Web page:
Stress is a silent catalyst that supports unhealthy habits like smoking, alcohol abuse and overeating. It can also have an impact on the cardiovascular system, digestive system, nervous system and metabolic system and lead to panic attacks.
A stress-free and safe working environment is the right of every employee, but the workplace can sometimes be very stressful. In this environment, the human body reacts to stress as a threat, which triggers defense mechanisms: an increased heart rate, tense muscles, elevated stress hormones and raised blood pressure. It is vital for every company to take care of its employees. Hands-on training can help.
Common Contributors to Workplace Stress
Below are a few factors that can cause the work environment to be stressful:
- Task design, including heavy responsibilities, long work hours, inconsistent breaks, routine assignments and insufficient time to complete tasks.
- Position in the organization, including role uncertainty, role conflict, other people’s lack of accountability, organizational boundary disputes.
- Professional development, including over-promotion, under-promotion, loss of job stability and reduced dashed motivation.
- Relationships in the workplace, including with superiors, managers and peers and challenges with the distribution of responsibility.
- Organizational framework and environment, including little to no involvement in decision-making, restrictions on behaviors or participation, and lack of proper consultation in office policies and financial difficulties.
6 Steps for Reducing Workplace Stress
Preventing and managing stress at work requires effort at the corporate level. An approach that is restricted to treating people who are already stressed is similar to sticking plaster on cuts without addressing what caused the injury. An alternate analogy is attempting to race up the “down” escalator.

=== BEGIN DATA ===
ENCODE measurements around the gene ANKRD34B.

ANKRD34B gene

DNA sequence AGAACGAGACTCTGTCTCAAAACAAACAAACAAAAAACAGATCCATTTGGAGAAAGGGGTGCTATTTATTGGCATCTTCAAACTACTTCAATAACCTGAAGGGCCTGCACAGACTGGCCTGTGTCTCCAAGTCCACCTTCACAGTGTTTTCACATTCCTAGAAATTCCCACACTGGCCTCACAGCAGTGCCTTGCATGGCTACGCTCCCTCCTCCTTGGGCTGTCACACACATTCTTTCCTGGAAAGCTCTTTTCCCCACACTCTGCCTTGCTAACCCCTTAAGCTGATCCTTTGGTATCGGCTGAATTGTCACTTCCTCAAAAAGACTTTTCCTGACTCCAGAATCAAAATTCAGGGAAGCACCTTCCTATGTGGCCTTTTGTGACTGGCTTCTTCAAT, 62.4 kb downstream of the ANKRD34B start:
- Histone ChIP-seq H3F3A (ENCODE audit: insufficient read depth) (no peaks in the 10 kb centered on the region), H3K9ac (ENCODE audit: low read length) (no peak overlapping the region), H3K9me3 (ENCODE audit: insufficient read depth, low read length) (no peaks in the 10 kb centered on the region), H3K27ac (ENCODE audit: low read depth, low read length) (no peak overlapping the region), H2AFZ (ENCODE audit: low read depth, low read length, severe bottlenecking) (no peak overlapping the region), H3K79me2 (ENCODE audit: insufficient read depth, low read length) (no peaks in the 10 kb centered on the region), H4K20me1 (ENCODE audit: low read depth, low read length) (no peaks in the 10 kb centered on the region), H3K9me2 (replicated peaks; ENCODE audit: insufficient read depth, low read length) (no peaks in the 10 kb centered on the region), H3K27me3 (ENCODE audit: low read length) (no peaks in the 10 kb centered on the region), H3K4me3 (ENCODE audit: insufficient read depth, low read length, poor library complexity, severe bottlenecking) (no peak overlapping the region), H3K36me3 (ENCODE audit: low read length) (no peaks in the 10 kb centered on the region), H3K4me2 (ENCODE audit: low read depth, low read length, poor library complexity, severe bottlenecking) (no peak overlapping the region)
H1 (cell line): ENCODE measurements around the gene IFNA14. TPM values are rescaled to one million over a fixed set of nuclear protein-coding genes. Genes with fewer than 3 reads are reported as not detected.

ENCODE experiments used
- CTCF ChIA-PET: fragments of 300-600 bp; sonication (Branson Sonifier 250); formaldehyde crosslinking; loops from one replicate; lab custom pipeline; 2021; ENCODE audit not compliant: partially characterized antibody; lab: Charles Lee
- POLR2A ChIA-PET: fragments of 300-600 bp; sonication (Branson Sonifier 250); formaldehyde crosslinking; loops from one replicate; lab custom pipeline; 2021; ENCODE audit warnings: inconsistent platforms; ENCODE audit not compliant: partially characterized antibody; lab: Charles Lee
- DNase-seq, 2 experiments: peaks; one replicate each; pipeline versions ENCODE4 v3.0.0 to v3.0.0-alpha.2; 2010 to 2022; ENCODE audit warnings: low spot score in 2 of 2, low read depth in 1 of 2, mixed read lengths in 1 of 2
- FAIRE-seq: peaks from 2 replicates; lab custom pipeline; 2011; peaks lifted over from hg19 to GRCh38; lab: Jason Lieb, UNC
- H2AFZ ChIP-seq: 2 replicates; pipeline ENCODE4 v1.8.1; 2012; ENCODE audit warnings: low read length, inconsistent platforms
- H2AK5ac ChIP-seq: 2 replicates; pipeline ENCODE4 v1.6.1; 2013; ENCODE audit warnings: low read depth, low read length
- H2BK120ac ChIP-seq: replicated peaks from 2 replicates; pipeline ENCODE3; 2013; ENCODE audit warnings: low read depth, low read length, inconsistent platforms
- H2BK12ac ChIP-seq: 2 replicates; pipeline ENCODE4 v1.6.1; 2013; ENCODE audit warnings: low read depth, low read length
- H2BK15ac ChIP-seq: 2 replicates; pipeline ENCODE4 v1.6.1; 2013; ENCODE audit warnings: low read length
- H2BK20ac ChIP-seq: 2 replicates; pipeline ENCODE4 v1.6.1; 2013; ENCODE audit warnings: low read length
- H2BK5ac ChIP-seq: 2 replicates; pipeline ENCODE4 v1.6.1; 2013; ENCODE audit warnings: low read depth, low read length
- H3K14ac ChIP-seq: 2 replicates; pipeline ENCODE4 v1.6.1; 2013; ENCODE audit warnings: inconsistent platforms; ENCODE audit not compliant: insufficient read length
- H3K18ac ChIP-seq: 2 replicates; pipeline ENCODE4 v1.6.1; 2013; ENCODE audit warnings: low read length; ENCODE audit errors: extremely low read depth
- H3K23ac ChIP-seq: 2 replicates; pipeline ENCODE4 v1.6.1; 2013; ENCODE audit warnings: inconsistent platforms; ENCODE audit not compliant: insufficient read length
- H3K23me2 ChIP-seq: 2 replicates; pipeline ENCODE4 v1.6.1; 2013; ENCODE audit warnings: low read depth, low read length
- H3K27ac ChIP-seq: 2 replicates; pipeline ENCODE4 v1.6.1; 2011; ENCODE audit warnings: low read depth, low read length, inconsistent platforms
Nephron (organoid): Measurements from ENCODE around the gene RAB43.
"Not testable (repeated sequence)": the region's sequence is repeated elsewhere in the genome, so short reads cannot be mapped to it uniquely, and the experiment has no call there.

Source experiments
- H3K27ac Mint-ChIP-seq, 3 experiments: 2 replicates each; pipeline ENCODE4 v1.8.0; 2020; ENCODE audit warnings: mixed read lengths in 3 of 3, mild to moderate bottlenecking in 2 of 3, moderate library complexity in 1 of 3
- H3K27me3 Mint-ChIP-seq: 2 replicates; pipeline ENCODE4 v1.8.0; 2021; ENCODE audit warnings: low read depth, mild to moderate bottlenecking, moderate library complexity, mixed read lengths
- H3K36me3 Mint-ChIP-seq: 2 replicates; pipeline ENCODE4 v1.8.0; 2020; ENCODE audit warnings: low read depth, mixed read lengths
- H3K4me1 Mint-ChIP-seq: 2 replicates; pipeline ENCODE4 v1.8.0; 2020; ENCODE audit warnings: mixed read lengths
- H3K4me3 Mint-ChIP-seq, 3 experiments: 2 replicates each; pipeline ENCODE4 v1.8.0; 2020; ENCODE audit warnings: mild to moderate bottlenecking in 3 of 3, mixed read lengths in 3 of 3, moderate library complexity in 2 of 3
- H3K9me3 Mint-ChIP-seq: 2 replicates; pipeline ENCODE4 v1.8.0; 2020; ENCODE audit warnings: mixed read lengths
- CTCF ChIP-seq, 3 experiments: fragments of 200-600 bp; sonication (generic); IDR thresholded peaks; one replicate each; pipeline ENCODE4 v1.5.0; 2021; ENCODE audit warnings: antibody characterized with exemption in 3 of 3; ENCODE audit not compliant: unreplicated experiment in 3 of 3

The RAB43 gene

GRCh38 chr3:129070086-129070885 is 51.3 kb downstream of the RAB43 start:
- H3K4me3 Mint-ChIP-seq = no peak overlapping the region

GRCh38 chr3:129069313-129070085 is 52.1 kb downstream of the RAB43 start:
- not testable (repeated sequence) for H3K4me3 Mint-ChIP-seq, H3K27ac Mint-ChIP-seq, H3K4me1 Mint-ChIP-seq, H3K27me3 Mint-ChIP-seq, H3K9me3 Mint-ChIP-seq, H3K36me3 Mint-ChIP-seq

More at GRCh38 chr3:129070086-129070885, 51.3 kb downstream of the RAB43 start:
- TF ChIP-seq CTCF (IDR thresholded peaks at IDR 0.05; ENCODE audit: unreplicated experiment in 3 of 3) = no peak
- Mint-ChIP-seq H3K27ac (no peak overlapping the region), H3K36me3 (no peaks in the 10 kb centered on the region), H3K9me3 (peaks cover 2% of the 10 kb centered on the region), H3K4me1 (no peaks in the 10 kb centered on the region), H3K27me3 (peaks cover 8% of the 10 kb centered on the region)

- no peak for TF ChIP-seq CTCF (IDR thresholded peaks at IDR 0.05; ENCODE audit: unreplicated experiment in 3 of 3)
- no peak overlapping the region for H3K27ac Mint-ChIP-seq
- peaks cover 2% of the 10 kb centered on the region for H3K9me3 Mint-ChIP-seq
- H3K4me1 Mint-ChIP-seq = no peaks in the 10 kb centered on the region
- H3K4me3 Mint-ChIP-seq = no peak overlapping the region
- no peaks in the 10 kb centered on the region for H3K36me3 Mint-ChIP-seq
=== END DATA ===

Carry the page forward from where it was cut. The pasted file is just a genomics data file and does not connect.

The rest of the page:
Stress management training should cover all dimensions of stress and the factors that contribute to it. While vigilance is a priority, preventive training can help control the danger and reduce the consequences of the hazard. This comprehensive process consists of six steps:
1. Hazard Assessment
Accurately identify the stress factors in the work environment for specific groups of workers, and evaluate the extent of those workers’ exposure to those factors. For example, when considering task design as a possible stressor, the hazard assessment should include an observation of the task that looks for things like overload or insufficient time or resources to complete the task.
2. Harm Assessment
Gather data to evaluate whether exposure to the stress factors is contributing to compromised well-being in the team or organization. After collecting the task design hazard assessment data, for instance, a training professional would be able to forecast the impact on the employee’s stress level.
3. Identification of Possible Risk Factors
Investigate the correlations between vulnerability to stressors and hazard interventions to classify likely risk factors and assess their scale and importance. This process would involve recording all underlying risks related to task design, including symptoms of stress, such as headache and high blood pressure.
4. Overview of Underlying Processes
Analyze and evaluate the processes by which the stressors harm the well-being of the team or organization, such which elements of a task’s design are contributing to stress.
5. Audit of the Organizational Structure and Workplace Support Services
Evaluate current management systems in terms of stress management and job stress exposure and in terms of how well they support workers facing difficulties. In this step, the training professional would ensure that the task design is compatible with the structure, operations and support services of the organization.
6. Suggestions for Reducing Risk
Carefully considering current management control and employee service structures, make recommendations for reducing stress risk levels, including training initiatives. In the case of task design stressors, all elements that are found to contribute to stress must be adapted or replaced with less stressful procedures.
Progress in managing and preventing stress will rely on the atmosphere of the company. It is important to create a culture of transparency and empathy rather than accusation and critique. Developing this culture requires strong leadership and mentorship, the formation and execution of stress-related policies, processes to detect risks early, and analysis of success to strengthen risk management methods. Last, but not least, organizations should measure the effectiveness of training, preferably with a control group.
Stress in the workplace can damage employees’ mental and physical well-being, so it is important for companies to address it. As companies become more competitive, many are also creating a more stressful work environment. Training can help create a better and more productive office environment.